Training package on institutional AMR strategy development

Building an institutional AMR strategy based on the AMR DetecTool

Fighting efficiently against multidrug-resistant bacteria in hospitals

I. Preparatory phase

I.1. Getting information about AMR and multiresistant bacteria

WHO competency framework for health workers’ education and training on antimicrobial resistance:

https://apps.who.int/iris/bitstream/handle/10665/272766/WHO-HIS-HWF-AMR-2018.1-eng.pdf

This competency framework is intended to serve as a reference (for academic institutions, educators, accreditation bodies, regulatory agencies and other users) to help ensure that pre-service education and in-service training equip health workers with the requisite competencies to address AMR. It complements other relevant existing WHO guidance on AMR and lays the foundation for the development of more in-depth educational resources and AMR curricula.

Freely available courses about AMR:

https://www.ecdc.europa.eu/en/all-topics-z/antimicrobial-resistance/directory-guidance-prevention-and-control/training-courses – collection page

courses from
several agencies: WHO, ECDC, USAID
training institutes of some countries: Denmark, Sweden, UK

Antimicrobial resistance and stewardship e-Learning Repository of British Society from Antimicrobial Chemotherapy
https://bsac-jac-amr.com/jac-amr-resources/

I.2. Getting to know the local situation in the hospital

1. Which persons have a high risk of infection (colonisation) with multiresistant bacteria?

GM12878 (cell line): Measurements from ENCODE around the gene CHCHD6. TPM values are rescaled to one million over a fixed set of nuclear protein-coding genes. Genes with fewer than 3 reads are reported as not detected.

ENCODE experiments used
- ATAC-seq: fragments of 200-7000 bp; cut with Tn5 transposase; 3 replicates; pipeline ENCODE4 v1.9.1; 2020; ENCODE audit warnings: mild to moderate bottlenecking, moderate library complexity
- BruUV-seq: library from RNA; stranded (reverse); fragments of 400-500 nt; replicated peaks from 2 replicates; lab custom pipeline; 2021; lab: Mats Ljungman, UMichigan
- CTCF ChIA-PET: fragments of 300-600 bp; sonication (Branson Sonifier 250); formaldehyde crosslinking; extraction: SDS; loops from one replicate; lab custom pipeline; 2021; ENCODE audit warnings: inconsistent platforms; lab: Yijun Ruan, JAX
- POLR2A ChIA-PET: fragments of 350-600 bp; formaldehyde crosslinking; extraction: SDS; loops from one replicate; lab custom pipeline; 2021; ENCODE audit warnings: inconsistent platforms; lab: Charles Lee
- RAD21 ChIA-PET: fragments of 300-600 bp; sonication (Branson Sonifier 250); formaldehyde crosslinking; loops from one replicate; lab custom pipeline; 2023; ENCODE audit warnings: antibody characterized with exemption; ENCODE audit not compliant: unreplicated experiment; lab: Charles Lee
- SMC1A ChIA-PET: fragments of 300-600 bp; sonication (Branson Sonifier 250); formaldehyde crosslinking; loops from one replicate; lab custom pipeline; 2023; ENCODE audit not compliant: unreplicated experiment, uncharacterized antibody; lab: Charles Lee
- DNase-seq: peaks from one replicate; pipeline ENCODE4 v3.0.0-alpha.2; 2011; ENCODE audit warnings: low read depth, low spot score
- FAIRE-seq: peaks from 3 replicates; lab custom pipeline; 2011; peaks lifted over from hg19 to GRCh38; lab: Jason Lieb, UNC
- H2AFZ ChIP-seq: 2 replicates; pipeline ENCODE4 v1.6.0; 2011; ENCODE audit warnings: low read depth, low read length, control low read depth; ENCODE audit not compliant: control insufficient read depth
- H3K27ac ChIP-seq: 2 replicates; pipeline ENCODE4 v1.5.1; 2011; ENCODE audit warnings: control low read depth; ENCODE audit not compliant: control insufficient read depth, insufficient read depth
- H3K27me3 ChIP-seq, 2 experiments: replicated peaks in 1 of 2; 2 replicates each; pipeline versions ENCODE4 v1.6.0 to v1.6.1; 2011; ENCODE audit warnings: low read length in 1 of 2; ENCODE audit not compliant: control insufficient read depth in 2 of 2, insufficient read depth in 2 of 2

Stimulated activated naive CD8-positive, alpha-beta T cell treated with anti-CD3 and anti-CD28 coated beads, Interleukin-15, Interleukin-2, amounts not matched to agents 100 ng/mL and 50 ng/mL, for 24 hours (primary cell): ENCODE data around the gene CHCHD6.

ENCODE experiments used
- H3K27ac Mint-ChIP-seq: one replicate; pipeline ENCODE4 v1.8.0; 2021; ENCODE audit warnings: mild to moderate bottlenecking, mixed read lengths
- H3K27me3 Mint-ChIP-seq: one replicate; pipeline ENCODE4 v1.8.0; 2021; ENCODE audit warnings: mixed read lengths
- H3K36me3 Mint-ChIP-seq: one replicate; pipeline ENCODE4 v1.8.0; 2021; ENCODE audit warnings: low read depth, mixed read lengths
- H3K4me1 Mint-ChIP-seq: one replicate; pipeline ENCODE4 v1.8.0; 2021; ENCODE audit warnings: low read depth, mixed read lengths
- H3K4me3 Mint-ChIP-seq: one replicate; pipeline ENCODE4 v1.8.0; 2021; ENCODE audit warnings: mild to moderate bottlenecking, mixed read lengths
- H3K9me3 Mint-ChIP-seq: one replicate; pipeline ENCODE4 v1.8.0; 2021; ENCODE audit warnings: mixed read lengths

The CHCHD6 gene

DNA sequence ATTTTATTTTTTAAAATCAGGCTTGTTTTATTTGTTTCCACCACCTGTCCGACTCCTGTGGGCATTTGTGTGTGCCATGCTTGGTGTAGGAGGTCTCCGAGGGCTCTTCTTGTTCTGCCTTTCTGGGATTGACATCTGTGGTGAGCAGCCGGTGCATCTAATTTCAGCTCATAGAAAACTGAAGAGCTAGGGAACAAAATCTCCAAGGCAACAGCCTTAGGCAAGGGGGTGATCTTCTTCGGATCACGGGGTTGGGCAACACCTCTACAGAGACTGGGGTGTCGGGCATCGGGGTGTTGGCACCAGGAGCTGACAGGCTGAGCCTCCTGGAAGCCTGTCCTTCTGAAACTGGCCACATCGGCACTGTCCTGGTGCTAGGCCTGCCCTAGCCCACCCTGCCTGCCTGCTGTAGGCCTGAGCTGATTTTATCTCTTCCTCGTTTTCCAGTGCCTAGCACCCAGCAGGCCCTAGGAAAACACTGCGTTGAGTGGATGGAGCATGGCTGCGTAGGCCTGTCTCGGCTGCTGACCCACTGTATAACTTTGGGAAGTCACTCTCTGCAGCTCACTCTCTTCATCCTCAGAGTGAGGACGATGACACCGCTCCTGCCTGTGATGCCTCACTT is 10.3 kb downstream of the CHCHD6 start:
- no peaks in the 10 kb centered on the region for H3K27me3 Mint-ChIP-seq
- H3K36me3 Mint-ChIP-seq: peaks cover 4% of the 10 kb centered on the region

2. Which departments of your hospital have a high risk of infection (colonization) with multiresistant bacteria?

3. Are antibiotic susceptibility rates monitored for key bacteria (and reports are shared with prescribers)?

4. What are the recommendations of hospital departments for empirical antibiotic treatment?

 

1. Individual-level risk assessment

Focusing on the assessment of these factors:

    • health status of the patient
    • patient’s underlying diseases (internal risk factors)
    • factors related to the care itself (external risk factors, e.g. device usage)

2. Institutional risk assessment

Hospital departments with a high risk of infection with multiresistant bacteria:

    • Emergency Department
    • Surgery Department
    • Combustion Surgery Department
    • Intensive Care Unit
    • Oncology

3. Antibiotic susceptibility rates monitoring

Antimicrobial susceptibility testing with phenotypic methods is based on the measurement of the MIC (mg/L) and breakpoints to categorize bacteria and fungi as susceptible, intermediate or resistant.

The European Committee on Antimicrobial Susceptibility Testing (EUCAST) has harmonized antibiotic interpretive breakpoints throughout Europe. They have been or are now being implemented in most countries inside Europe and many countries outside it.

Everything needed to perform and interpret antimicrobial susceptibility testing is freely available from the EUCAST website:
https://www.eucast.org/
https://pubmed.ncbi.nlm.nih.gov/26089441/

 

4. Empirical antibiotic treatment